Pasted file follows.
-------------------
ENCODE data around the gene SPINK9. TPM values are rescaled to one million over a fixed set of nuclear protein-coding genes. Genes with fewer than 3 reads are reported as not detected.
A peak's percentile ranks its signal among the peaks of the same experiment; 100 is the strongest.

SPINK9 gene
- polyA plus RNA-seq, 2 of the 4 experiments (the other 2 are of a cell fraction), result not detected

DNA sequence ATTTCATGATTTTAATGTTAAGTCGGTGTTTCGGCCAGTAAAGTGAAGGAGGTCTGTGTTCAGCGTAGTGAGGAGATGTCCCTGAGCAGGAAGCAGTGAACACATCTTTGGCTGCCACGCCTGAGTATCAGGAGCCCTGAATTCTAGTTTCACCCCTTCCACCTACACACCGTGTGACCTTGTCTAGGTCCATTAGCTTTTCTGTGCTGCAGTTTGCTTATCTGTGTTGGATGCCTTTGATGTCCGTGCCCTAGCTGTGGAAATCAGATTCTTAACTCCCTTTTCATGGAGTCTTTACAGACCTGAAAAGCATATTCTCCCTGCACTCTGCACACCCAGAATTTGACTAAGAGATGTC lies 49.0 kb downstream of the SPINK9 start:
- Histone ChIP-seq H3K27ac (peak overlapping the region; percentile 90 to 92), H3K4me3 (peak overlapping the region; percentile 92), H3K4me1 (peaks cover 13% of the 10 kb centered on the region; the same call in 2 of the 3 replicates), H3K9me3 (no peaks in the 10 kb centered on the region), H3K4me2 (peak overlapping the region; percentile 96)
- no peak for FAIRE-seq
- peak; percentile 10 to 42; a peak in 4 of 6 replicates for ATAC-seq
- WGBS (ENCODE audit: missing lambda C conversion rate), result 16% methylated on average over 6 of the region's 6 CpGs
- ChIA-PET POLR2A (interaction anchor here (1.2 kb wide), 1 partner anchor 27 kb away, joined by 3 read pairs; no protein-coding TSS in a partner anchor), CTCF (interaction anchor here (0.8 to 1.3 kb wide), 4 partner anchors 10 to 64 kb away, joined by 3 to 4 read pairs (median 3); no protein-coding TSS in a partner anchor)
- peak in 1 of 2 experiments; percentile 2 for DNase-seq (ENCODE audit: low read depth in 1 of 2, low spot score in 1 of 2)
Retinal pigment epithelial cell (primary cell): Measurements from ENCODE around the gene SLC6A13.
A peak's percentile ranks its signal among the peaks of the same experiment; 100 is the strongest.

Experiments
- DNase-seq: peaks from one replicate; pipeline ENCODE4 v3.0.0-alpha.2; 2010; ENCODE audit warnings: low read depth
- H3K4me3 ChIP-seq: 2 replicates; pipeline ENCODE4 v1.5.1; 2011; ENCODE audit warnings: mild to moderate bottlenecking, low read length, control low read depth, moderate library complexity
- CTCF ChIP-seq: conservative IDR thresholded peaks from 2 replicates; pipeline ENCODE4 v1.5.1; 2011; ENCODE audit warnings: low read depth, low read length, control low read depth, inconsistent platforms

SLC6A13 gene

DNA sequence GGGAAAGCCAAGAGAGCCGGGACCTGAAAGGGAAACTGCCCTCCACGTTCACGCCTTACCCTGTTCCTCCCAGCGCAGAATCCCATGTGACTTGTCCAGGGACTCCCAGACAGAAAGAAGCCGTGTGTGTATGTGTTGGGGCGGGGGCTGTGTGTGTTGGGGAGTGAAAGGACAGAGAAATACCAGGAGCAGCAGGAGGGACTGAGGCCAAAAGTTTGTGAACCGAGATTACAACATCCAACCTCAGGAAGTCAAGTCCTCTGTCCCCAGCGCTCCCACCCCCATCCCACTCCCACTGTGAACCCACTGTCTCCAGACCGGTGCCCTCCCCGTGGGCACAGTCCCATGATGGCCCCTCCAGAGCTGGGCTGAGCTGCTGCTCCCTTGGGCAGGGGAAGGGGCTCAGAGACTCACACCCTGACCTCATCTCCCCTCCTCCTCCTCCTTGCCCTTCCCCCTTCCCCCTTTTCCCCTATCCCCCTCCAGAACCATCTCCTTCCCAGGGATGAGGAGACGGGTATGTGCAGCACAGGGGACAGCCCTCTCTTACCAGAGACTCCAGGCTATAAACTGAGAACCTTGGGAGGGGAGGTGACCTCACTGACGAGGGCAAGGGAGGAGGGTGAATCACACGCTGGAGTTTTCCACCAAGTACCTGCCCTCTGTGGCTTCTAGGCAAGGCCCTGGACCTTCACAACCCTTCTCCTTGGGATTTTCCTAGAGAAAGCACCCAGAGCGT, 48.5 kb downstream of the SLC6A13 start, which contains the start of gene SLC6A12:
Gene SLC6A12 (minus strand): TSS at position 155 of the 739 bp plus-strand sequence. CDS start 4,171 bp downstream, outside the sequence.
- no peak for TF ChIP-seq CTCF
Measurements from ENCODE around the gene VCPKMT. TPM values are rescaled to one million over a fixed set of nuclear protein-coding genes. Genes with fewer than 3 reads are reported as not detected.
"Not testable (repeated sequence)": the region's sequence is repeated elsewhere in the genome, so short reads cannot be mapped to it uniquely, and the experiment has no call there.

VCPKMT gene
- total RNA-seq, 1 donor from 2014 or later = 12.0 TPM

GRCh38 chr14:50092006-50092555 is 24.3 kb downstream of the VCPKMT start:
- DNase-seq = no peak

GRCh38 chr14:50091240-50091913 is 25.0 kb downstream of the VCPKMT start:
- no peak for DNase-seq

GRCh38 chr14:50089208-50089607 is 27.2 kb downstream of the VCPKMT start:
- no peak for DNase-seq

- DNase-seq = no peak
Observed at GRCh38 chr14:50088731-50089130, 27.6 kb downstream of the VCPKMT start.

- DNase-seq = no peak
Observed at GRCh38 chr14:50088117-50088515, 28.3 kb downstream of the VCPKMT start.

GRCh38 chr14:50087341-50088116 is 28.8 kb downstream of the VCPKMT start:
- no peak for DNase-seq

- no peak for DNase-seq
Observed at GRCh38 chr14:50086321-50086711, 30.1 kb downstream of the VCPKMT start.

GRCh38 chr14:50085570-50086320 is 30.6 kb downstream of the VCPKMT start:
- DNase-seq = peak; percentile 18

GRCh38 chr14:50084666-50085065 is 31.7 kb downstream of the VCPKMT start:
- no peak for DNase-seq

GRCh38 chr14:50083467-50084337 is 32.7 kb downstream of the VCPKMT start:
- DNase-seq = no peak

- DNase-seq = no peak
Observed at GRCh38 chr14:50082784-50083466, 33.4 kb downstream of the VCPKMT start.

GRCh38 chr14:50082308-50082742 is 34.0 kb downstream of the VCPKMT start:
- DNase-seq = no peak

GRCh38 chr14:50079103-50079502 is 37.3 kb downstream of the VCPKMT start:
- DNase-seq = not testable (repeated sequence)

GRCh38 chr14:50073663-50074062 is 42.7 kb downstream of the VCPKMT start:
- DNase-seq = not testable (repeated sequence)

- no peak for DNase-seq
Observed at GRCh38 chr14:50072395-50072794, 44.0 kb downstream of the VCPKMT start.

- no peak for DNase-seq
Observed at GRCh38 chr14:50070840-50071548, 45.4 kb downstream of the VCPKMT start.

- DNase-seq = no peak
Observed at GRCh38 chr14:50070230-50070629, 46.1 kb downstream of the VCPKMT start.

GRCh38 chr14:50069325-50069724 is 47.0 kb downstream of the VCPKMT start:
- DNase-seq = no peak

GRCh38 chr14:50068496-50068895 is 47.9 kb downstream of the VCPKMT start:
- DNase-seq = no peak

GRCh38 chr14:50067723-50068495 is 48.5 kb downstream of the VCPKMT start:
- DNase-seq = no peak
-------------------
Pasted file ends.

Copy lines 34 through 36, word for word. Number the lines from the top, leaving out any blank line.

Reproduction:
- DNase-seq = no peak
Observed at GRCh38 chr14:50088117-50088515, 28.3 kb downstream of the VCPKMT start.

GRCh38 chr14:50087341-50088116 is 28.8 kb downstream of the VCPKMT start: